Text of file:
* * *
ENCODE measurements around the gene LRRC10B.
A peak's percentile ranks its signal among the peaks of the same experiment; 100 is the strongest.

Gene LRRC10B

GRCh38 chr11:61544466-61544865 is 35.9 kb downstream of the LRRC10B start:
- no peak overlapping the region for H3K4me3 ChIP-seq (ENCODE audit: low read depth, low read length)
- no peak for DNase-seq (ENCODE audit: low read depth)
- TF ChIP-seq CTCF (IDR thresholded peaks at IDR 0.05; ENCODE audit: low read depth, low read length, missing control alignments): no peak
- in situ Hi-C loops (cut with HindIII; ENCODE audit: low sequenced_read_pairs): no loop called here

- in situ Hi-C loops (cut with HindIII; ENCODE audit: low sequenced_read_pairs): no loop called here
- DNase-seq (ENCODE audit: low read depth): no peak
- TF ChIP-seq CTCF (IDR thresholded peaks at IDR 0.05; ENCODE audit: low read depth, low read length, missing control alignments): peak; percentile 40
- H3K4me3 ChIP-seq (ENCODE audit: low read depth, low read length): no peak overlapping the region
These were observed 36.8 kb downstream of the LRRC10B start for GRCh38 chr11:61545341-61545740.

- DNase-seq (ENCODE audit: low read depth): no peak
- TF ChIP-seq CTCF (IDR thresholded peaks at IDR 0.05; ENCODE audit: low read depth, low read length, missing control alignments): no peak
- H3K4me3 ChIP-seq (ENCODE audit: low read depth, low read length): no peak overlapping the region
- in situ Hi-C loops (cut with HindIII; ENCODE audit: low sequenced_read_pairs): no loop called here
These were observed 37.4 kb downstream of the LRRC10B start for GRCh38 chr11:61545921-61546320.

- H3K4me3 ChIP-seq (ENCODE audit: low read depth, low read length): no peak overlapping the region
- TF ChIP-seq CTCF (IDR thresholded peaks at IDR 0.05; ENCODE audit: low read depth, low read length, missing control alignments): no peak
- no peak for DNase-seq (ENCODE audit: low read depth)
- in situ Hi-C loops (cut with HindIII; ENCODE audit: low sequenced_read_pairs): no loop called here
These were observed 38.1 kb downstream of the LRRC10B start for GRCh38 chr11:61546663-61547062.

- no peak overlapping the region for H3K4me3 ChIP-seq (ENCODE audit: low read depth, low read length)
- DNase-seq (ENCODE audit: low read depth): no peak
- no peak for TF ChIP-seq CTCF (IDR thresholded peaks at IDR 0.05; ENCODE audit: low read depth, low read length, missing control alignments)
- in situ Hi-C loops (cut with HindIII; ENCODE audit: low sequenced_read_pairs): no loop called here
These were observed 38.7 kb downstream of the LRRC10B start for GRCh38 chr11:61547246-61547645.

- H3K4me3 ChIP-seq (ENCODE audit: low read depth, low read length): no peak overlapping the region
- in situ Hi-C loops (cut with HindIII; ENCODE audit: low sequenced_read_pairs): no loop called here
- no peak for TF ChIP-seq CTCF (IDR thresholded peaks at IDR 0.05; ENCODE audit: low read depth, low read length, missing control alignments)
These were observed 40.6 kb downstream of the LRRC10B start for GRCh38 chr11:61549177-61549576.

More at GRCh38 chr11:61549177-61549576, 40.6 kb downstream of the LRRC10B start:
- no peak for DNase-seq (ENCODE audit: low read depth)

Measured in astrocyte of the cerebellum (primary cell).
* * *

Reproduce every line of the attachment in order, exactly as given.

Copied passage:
ENCODE measurements around the gene LRRC10B.
A peak's percentile ranks its signal among the peaks of the same experiment; 100 is the strongest.

Gene LRRC10B

GRCh38 chr11:61544466-61544865 is 35.9 kb downstream of the LRRC10B start:
- no peak overlapping the region for H3K4me3 ChIP-seq (ENCODE audit: low read depth, low read length)
- no peak for DNase-seq (ENCODE audit: low read depth)
- TF ChIP-seq CTCF (IDR thresholded peaks at IDR 0.05; ENCODE audit: low read depth, low read length, missing control alignments): no peak
- in situ Hi-C loops (cut with HindIII; ENCODE audit: low sequenced_read_pairs): no loop called here

- in situ Hi-C loops (cut with HindIII; ENCODE audit: low sequenced_read_pairs): no loop called here
- DNase-seq (ENCODE audit: low read depth): no peak
- TF ChIP-seq CTCF (IDR thresholded peaks at IDR 0.05; ENCODE audit: low read depth, low read length, missing control alignments): peak; percentile 40
- H3K4me3 ChIP-seq (ENCODE audit: low read depth, low read length): no peak overlapping the region
These were observed 36.8 kb downstream of the LRRC10B start for GRCh38 chr11:61545341-61545740.

- DNase-seq (ENCODE audit: low read depth): no peak
- TF ChIP-seq CTCF (IDR thresholded peaks at IDR 0.05; ENCODE audit: low read depth, low read length, missing control alignments): no peak
- H3K4me3 ChIP-seq (ENCODE audit: low read depth, low read length): no peak overlapping the region
- in situ Hi-C loops (cut with HindIII; ENCODE audit: low sequenced_read_pairs): no loop called here
These were observed 37.4 kb downstream of the LRRC10B start for GRCh38 chr11:61545921-61546320.

- H3K4me3 ChIP-seq (ENCODE audit: low read depth, low read length): no peak overlapping the region
- TF ChIP-seq CTCF (IDR thresholded peaks at IDR 0.05; ENCODE audit: low read depth, low read length, missing control alignments): no peak
- no peak for DNase-seq (ENCODE audit: low read depth)
- in situ Hi-C loops (cut with HindIII; ENCODE audit: low sequenced_read_pairs): no loop called here
These were observed 38.1 kb downstream of the LRRC10B start for GRCh38 chr11:61546663-61547062.

- no peak overlapping the region for H3K4me3 ChIP-seq (ENCODE audit: low read depth, low read length)
- DNase-seq (ENCODE audit: low read depth): no peak
- no peak for TF ChIP-seq CTCF (IDR thresholded peaks at IDR 0.05; ENCODE audit: low read depth, low read length, missing control alignments)
- in situ Hi-C loops (cut with HindIII; ENCODE audit: low sequenced_read_pairs): no loop called here
These were observed 38.7 kb downstream of the LRRC10B start for GRCh38 chr11:61547246-61547645.

- H3K4me3 ChIP-seq (ENCODE audit: low read depth, low read length): no peak overlapping the region
- in situ Hi-C loops (cut with HindIII; ENCODE audit: low sequenced_read_pairs): no loop called here
- no peak for TF ChIP-seq CTCF (IDR thresholded peaks at IDR 0.05; ENCODE audit: low read depth, low read length, missing control alignments)
These were observed 40.6 kb downstream of the LRRC10B start for GRCh38 chr11:61549177-61549576.

More at GRCh38 chr11:61549177-61549576, 40.6 kb downstream of the LRRC10B start:
- no peak for DNase-seq (ENCODE audit: low read depth)

Measured in astrocyte of the cerebellum (primary cell).